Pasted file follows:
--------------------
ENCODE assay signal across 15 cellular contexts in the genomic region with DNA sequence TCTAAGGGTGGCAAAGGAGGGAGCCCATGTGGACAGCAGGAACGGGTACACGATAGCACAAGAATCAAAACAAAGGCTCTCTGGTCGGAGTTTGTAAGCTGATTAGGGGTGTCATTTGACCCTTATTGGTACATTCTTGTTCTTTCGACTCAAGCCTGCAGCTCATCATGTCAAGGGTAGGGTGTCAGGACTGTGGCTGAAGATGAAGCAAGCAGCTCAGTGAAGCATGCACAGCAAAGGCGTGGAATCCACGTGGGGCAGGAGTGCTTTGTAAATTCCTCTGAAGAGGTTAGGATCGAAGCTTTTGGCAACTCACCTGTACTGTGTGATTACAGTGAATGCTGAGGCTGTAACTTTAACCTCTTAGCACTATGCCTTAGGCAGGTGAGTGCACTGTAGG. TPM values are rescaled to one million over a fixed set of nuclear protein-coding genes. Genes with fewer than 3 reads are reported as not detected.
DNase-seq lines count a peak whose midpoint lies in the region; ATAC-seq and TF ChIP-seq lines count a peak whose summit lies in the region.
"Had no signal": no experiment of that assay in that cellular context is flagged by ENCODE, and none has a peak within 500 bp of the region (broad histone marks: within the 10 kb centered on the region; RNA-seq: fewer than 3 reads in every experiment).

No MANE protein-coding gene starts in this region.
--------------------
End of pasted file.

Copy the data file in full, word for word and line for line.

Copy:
ENCODE assay signal across 15 cellular contexts in the genomic region with DNA sequence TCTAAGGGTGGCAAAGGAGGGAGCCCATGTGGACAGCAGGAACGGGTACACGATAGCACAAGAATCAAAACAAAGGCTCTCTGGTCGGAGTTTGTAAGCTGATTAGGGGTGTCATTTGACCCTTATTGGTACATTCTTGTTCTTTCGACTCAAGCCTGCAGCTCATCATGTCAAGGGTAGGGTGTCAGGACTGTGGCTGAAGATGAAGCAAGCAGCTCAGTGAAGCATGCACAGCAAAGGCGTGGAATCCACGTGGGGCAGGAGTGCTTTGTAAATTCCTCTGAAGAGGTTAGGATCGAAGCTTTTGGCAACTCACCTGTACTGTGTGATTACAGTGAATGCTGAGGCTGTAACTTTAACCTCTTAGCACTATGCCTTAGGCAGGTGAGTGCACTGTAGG. TPM values are rescaled to one million over a fixed set of nuclear protein-coding genes. Genes with fewer than 3 reads are reported as not detected.
DNase-seq lines count a peak whose midpoint lies in the region; ATAC-seq and TF ChIP-seq lines count a peak whose summit lies in the region.
"Had no signal": no experiment of that assay in that cellular context is flagged by ENCODE, and none has a peak within 500 bp of the region (broad histone marks: within the 10 kb centered on the region; RNA-seq: fewer than 3 reads in every experiment).

No MANE protein-coding gene starts in this region.